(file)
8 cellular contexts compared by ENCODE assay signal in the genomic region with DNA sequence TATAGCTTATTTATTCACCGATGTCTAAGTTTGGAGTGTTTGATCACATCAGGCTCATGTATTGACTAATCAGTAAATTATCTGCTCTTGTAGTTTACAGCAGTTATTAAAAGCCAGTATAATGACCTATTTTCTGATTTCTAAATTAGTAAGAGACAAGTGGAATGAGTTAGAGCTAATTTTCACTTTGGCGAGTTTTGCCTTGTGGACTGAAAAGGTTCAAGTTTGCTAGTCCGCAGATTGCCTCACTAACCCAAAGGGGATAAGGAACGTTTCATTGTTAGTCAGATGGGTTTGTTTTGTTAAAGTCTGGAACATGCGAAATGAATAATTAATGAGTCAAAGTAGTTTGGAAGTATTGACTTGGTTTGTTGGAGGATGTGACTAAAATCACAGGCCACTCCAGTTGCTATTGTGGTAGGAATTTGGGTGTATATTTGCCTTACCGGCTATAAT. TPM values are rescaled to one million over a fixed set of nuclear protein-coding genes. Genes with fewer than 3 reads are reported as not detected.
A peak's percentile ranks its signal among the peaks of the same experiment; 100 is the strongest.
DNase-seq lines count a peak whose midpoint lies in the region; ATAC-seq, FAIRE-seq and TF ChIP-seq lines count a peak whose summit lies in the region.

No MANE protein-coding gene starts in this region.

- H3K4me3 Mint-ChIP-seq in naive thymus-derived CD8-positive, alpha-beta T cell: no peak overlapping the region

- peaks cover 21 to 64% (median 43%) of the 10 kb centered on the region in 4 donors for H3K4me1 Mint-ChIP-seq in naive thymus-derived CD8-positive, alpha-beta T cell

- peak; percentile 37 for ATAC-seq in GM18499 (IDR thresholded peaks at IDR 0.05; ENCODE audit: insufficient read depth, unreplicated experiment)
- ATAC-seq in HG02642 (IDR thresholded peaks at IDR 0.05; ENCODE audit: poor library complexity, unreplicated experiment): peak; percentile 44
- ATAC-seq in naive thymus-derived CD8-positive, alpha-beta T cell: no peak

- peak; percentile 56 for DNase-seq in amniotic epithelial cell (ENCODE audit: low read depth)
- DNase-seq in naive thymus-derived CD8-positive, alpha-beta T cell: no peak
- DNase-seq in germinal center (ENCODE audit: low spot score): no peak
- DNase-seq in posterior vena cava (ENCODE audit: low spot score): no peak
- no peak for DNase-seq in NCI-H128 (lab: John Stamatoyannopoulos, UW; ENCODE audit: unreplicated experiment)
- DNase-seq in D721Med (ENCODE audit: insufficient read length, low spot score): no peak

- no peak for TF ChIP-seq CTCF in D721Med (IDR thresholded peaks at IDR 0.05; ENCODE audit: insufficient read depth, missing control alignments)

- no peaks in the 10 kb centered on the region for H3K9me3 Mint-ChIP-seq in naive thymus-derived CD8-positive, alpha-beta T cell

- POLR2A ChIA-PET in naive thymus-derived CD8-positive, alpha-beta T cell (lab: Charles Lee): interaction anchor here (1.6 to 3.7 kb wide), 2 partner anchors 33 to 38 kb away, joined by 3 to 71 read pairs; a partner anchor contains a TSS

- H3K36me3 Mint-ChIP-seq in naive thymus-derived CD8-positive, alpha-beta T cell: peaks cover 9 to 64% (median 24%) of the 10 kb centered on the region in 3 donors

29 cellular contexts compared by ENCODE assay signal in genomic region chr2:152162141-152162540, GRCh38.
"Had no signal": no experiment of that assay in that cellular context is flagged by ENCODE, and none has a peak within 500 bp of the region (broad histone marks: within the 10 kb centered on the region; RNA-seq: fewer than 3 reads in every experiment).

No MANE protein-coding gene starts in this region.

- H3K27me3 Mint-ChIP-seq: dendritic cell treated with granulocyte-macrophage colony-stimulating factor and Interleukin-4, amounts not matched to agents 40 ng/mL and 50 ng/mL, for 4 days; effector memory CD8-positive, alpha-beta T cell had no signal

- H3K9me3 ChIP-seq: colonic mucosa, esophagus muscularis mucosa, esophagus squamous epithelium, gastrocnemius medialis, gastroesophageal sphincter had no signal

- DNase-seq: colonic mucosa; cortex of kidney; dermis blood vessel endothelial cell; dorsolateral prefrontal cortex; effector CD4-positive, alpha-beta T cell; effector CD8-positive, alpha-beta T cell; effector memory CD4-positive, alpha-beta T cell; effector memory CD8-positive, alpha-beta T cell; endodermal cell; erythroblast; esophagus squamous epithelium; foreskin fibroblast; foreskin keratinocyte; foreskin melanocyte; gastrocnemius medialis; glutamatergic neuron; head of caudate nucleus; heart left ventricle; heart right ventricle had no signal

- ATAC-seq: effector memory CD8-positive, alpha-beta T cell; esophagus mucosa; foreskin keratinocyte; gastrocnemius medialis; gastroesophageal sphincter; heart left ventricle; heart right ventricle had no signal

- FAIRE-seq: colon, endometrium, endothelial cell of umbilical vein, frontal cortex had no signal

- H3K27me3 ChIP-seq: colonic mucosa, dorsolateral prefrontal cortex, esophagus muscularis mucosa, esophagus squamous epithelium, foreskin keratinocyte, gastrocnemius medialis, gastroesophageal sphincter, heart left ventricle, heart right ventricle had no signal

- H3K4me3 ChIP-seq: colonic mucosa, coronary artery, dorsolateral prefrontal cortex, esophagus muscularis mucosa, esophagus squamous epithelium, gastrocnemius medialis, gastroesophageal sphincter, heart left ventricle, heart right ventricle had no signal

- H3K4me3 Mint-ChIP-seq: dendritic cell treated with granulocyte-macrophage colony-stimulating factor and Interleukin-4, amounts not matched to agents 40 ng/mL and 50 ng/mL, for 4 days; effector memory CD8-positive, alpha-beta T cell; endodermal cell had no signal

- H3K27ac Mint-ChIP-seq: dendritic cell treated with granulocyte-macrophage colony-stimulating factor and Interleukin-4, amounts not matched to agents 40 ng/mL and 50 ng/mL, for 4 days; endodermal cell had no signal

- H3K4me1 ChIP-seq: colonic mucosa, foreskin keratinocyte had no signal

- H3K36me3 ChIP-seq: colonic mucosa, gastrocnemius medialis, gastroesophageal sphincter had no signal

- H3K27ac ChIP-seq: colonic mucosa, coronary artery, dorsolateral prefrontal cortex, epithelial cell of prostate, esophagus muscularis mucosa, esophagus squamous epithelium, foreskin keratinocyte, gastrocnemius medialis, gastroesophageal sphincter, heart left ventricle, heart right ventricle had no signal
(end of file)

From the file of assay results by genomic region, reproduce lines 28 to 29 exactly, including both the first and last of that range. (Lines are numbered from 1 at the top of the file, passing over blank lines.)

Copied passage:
- H3K27me3 ChIP-seq: colonic mucosa, dorsolateral prefrontal cortex, esophagus muscularis mucosa, esophagus squamous epithelium, foreskin keratinocyte, gastrocnemius medialis, gastroesophageal sphincter, heart left ventricle, heart right ventricle had no signal

- H3K4me3 ChIP-seq: colonic mucosa, coronary artery, dorsolateral prefrontal cortex, esophagus muscularis mucosa, esophagus squamous epithelium, gastrocnemius medialis, gastroesophageal sphincter, heart left ventricle, heart right ventricle had no signal